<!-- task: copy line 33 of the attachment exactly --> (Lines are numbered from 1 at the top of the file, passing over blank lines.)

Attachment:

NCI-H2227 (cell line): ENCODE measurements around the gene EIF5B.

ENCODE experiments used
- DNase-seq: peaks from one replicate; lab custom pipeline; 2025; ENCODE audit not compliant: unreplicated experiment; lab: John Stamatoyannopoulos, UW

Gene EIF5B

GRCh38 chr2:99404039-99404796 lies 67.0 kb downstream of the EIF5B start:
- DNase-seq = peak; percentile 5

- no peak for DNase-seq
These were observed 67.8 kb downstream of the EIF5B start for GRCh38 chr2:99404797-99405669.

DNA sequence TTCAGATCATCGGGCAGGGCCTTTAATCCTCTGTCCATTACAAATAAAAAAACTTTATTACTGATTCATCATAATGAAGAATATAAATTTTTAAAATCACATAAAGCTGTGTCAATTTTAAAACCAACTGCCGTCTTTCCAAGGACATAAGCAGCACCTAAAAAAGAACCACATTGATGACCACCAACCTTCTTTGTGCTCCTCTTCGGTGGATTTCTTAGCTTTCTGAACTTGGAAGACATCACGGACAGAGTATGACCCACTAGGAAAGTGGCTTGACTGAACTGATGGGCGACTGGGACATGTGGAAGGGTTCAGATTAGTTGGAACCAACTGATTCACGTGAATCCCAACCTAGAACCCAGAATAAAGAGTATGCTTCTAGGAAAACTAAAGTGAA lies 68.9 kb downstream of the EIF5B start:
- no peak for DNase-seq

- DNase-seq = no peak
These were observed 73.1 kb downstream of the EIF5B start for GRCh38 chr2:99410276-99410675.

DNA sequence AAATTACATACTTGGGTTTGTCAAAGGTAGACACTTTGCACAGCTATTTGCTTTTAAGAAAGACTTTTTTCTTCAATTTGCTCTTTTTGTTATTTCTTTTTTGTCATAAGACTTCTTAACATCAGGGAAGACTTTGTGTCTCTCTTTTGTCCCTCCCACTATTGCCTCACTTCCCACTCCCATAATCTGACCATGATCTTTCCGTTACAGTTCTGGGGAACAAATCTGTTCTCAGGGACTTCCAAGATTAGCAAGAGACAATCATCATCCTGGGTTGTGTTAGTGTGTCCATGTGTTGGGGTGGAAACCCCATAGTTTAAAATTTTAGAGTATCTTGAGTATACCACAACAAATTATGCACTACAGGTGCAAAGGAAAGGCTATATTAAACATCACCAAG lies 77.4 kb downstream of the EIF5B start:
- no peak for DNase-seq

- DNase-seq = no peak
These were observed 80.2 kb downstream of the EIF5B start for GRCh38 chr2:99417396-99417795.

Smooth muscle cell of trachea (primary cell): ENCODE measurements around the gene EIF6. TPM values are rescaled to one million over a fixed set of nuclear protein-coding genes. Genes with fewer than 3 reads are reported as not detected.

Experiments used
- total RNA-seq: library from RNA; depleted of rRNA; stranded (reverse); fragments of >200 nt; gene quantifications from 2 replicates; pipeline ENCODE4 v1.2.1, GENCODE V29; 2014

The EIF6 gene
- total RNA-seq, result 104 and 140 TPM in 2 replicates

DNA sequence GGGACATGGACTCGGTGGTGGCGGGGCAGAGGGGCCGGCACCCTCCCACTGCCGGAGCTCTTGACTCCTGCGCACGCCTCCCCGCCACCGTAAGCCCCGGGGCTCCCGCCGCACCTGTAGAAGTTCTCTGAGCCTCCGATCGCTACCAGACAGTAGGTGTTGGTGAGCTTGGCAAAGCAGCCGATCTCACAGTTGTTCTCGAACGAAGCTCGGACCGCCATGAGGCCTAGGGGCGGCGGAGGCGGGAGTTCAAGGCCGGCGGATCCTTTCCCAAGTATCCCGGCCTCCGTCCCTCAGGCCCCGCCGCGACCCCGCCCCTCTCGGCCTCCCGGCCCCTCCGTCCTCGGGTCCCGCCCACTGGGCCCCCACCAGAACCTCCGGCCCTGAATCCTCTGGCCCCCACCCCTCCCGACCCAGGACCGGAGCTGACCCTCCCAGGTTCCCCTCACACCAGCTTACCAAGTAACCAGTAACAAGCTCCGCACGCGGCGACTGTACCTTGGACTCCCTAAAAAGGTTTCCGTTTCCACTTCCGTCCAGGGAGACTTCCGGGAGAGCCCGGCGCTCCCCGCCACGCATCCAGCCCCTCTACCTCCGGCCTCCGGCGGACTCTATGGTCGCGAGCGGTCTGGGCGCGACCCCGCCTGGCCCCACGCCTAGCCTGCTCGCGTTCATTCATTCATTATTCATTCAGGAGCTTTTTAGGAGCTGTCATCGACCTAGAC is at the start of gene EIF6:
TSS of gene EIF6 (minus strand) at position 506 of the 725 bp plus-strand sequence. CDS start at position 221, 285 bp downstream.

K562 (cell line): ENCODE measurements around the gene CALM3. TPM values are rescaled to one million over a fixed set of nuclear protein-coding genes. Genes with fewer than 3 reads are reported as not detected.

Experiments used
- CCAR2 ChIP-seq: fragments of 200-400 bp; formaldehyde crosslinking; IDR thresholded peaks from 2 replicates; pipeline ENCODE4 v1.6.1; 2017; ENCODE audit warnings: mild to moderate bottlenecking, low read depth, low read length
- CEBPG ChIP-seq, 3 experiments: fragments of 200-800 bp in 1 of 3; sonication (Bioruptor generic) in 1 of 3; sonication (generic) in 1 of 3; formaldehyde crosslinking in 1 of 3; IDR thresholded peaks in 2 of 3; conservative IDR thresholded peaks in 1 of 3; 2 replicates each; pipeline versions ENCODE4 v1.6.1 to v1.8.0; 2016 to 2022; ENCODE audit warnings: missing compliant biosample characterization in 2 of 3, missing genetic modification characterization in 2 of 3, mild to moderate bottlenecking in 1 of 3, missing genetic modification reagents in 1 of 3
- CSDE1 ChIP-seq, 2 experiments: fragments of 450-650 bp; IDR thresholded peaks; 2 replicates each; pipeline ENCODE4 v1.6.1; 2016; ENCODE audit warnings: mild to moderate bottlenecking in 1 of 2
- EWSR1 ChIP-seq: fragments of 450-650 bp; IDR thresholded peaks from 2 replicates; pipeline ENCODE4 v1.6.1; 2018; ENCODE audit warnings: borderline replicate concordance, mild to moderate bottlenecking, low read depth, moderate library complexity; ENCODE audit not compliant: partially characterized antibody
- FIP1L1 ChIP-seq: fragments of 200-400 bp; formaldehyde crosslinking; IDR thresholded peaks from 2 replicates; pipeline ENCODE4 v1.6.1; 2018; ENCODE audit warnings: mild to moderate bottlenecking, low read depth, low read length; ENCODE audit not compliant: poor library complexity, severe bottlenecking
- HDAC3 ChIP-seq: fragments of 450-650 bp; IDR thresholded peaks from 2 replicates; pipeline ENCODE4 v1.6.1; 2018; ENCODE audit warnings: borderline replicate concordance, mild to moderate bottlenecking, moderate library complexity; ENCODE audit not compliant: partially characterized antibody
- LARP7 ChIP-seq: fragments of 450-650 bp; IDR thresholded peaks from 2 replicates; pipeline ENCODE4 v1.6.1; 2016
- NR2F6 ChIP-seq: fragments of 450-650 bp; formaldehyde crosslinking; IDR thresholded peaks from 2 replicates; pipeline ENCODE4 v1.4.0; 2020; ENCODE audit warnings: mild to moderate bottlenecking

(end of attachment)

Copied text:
- NR2F6 ChIP-seq: fragments of 450-650 bp; formaldehyde crosslinking; IDR thresholded peaks from 2 replicates; pipeline ENCODE4 v1.4.0; 2020; ENCODE audit warnings: mild to moderate bottlenecking